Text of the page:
While immortality is considered to be the reserve of gods and superheroes, it is also a property of cancer cells. Normal healthy cells, however, can only copy themselves about fifty times. Biologists describe cells that have reached the end of their ability to divide as senescent. The cell nucleus pictured comes from a recently senescent human skin cell. Its DNA is coiled around structural proteins like rope around a capstan. Regions managing active processes (shown in blue) are loosely coiled and ‘open for business’. In contrast DNA in the green sections is tightly wound and inoperative. As the cell reaches the end of its life, DNA directing cell division (highlighted in red) also starts to coil tightly causing all business to stop as the cell approaches senescence. Understanding this process could also help scientists to steer cancer cells to an early end.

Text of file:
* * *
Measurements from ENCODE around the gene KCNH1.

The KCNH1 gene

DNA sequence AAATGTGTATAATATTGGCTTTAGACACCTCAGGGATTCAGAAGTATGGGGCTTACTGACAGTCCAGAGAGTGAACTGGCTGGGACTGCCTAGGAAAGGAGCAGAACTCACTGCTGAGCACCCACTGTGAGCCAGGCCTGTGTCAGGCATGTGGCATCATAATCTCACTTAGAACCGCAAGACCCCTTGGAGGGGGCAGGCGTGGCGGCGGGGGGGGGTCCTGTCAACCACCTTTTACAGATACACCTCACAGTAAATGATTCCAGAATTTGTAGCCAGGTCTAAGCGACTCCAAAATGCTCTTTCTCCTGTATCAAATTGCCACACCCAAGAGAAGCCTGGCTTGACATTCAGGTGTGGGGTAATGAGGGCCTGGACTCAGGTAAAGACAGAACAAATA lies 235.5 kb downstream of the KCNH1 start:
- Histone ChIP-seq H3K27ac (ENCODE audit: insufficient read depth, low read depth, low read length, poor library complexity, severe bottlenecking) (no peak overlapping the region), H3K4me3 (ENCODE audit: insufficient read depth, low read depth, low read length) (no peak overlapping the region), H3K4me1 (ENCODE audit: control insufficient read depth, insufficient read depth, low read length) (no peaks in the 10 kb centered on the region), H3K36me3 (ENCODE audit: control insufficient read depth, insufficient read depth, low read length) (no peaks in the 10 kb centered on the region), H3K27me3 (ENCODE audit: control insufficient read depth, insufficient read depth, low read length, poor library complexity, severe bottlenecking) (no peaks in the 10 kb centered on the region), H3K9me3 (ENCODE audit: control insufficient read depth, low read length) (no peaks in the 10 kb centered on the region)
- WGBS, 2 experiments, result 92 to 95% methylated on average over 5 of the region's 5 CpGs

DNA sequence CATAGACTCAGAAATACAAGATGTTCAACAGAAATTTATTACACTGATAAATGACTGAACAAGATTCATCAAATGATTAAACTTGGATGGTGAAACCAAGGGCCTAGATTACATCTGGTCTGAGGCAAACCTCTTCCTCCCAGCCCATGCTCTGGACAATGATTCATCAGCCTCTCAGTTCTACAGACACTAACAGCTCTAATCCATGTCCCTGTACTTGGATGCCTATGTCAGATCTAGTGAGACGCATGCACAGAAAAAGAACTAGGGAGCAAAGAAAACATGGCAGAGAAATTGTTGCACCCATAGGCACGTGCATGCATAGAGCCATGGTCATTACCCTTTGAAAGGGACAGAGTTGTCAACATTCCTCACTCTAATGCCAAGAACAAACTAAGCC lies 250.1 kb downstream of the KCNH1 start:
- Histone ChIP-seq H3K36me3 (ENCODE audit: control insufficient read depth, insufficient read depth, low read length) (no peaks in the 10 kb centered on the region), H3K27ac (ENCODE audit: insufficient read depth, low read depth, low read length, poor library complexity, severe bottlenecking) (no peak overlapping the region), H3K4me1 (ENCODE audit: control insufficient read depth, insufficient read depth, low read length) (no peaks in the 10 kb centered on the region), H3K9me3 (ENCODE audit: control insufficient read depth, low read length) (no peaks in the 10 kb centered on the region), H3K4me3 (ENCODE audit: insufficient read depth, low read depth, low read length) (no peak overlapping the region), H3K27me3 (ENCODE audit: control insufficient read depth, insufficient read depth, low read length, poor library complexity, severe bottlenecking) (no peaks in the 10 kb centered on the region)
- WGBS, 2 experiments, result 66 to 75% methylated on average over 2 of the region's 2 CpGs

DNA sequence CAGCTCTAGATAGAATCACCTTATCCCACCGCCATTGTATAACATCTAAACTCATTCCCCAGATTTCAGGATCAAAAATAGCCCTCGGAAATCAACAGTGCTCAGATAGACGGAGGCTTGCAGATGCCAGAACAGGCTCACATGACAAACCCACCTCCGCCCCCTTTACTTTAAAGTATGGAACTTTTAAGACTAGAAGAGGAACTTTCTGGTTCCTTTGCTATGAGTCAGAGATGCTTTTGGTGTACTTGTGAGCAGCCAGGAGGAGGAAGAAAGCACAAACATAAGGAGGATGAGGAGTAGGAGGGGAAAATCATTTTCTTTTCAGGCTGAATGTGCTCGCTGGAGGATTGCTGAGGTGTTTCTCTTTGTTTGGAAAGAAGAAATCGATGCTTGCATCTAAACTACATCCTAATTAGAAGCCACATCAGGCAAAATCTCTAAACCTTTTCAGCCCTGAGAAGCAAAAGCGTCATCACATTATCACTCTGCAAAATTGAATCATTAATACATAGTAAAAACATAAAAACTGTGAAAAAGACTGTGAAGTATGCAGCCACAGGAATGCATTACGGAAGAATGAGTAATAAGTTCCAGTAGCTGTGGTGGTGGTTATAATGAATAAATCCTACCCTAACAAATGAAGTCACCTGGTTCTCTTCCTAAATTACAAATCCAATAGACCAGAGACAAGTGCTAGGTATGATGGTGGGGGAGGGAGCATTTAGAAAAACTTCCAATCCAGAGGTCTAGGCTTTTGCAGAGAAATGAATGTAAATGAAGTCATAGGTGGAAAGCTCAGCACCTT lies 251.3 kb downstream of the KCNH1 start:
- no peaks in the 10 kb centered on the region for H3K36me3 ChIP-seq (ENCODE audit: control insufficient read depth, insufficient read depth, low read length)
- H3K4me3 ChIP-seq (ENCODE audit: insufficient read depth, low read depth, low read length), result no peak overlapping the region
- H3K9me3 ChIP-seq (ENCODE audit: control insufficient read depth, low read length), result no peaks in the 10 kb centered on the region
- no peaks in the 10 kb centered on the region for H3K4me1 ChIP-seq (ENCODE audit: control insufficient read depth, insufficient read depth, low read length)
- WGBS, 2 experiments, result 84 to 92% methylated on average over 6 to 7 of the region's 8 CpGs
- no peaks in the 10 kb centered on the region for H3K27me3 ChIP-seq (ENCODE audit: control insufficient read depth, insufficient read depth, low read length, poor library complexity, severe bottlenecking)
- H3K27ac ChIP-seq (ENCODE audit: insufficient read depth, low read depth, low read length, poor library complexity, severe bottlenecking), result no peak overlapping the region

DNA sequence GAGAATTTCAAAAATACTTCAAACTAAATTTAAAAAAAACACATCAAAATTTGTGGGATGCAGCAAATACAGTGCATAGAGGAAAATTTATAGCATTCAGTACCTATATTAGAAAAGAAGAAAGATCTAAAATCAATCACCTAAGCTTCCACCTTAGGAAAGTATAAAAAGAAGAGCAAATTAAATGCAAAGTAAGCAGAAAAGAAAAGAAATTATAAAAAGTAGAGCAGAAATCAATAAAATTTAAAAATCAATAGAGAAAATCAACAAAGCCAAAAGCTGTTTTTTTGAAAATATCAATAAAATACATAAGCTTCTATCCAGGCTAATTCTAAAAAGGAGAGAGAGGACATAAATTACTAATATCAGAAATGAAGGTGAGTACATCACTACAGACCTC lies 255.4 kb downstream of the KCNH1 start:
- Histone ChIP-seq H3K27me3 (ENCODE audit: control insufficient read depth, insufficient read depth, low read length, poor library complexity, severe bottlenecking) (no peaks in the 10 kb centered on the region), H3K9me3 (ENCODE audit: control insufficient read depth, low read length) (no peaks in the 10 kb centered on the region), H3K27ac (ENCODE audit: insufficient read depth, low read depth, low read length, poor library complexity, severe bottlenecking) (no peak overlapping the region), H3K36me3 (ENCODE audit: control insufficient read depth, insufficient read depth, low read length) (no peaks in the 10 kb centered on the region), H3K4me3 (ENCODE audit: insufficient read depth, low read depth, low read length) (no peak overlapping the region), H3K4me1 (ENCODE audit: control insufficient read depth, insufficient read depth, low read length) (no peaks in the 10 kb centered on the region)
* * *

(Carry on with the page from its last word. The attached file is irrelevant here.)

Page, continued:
Written by Julie Webb
BPoD stands for Biomedical Picture of the Day. Managed by the MRC London Institute of Medical Sciences the website aims to engage everyone, young and old, in the wonders of biomedicine. Images are kindly provided for inclusion on this website through the generosity of scientists across the globe.